It’s an otherworldly experience watching Deep Red and certainly is a prime example of Italian Horror as high art. In both films the witnesses see the murder through long shot. Argetno and other Italian directors love their long shots because they create uncertainty. How can we be so sure of what we saw if we were so far away from it? In both of the Argento films discussed here, that is one of the key stylistic elements that has been found throughout Italian Horror post-Deep Red.


And that’s Argento’s major contribution to the genre: American Horror films seek to disorient the viewer through claustrophobia (shaky-cam and close ups) and nihilism (think of American horror like Texas Chainsaw Massacre), where Italian Horror seeks to disorient through bizarre images, dream-like atmosphere, and murders witnessed through long shots. The Bird With the Crystal Plumage and Deep Red are essentially the same film, and it’s interesting to see what Argento did in 1970 with his first feature, and then five years later was able to master with Deep Red. It shows the incredible skill and influence he had not only on the subgenre of giallo film, but also on American filmmakers like Brian DePalma who has used Argento’s tricks in numerous films like The Untouchables, Raising Cain, and Femme Fatale.


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It’s interesting revisiting these early Argento films as just a few years after Deep Red he would abandon the giallo for more supernatural pictures, plots and themes (and definitely style) that have their roots in Deep Red. With his “Three Mothers” trilogy (specifically Suspiria and Inferno) Argento threw down the gauntlet and claimed that the horror genre could be visual poetry. Suspiria contains one of the most gruesome deaths in film history, and yet it is shot with the beauty and poetic style of a Malick film. In the 80’s Argento returned to the more traditional style of Italian Horror he helped put on the map when he made Tenebre and Opera; the latter which he called a “horrible” filming experience, although it remains an influential piece of horror cinema, unfortunately it paved the way for the Hostel’s of the world.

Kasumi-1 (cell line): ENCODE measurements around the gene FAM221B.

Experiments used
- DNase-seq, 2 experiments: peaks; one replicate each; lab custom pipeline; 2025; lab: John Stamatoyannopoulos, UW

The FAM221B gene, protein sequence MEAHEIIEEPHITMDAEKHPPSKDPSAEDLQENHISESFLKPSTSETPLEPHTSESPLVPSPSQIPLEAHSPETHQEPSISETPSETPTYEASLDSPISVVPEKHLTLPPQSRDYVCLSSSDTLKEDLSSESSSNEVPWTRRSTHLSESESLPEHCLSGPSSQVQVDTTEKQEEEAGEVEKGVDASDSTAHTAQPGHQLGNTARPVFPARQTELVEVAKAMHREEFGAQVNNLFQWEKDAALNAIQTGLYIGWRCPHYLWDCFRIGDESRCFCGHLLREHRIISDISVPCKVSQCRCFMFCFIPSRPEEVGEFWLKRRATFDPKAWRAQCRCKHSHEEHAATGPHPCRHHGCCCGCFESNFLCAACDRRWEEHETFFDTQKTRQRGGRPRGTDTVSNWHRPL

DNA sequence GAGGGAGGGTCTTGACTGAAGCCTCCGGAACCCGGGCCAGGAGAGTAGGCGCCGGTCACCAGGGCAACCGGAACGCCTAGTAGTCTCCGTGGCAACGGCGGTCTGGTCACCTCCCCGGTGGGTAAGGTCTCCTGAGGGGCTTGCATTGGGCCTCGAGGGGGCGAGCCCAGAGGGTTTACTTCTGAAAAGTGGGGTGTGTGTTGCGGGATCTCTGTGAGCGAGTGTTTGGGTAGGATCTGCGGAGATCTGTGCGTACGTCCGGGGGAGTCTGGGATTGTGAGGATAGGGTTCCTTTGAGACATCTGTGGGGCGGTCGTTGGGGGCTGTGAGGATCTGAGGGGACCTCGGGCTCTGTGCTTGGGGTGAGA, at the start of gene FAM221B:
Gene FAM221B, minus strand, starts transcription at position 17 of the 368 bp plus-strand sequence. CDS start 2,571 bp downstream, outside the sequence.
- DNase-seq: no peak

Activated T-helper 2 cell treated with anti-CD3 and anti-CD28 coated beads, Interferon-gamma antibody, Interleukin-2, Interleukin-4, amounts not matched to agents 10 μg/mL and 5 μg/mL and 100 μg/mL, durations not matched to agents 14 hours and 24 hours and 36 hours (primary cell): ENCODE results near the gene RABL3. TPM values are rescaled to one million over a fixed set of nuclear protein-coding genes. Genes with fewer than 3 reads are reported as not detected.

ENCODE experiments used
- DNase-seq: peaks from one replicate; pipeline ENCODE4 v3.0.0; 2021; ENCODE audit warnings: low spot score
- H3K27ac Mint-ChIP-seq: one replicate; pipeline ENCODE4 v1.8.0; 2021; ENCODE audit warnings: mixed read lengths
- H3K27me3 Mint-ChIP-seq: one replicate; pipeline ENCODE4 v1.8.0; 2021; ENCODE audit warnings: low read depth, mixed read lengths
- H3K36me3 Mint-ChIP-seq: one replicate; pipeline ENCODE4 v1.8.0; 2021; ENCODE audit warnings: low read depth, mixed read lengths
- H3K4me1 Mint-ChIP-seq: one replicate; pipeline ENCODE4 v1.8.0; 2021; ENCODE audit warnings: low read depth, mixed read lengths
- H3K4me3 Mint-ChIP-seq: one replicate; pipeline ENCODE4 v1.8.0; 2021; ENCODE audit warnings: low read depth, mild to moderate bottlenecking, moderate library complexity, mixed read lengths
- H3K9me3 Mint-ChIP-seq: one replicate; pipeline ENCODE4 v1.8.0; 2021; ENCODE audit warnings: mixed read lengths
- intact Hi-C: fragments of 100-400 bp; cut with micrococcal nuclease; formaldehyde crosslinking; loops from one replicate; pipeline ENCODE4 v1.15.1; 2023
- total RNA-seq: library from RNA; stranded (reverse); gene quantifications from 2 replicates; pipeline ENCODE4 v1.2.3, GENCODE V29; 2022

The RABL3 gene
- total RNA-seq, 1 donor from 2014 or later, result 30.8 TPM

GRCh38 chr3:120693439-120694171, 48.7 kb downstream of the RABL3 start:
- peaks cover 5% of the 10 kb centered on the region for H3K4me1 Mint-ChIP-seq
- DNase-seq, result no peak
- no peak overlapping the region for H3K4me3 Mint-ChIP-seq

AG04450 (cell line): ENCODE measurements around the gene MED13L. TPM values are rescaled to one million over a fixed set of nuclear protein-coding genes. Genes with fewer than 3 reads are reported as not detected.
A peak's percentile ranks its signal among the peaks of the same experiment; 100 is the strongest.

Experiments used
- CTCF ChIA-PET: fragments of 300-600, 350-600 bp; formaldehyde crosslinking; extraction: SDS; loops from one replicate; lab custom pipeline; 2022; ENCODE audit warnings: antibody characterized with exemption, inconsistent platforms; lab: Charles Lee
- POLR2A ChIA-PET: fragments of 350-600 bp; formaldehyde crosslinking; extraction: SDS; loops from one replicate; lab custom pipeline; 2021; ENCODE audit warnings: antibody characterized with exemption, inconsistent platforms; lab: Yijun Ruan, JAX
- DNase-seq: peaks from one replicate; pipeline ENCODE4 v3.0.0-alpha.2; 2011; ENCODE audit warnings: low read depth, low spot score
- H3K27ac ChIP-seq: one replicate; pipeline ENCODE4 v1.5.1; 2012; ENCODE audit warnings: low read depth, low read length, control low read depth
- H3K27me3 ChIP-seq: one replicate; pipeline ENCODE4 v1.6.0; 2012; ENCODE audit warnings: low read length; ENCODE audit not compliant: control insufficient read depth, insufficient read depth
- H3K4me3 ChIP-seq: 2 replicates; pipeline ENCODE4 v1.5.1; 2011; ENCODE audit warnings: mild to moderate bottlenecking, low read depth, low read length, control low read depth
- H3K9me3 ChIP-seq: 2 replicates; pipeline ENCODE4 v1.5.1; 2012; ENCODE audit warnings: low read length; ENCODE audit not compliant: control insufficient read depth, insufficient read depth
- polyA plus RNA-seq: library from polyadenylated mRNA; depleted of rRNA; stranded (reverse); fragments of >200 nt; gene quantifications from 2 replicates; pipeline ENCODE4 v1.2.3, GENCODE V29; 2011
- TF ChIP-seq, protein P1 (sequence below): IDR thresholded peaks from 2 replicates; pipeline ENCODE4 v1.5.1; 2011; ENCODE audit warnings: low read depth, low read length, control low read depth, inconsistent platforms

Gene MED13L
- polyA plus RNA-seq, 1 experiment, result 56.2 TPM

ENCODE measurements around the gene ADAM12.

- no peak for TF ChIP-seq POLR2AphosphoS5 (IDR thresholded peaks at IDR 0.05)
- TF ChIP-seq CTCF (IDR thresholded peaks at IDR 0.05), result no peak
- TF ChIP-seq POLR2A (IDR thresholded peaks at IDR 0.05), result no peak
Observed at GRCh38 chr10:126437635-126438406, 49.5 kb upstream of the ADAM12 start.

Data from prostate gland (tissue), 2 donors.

Argento is an intriguing figure in film history. His recent slate of films is damning proof that he has indeed “lost it”. His films are more and more relying on the shock of gore to get his name mentioned as he seems to have abandoned all sense of style and atmosphere. I don’t know if he could have survived though, because in reality Italian Horror died in the early 90’s with Michele Soavi’s Cemetery Man. The genre worked best in the 70’s and 80’s and it seemed like it was doomed to move beyond those decades with the move to digital video and straight to DVD releases. However, Argento has left us these two early masterpieces to ponder his brilliance. His importance and influence in the film world cannot be denied, and these films certainly make the Italian Horror buff long for the glory days.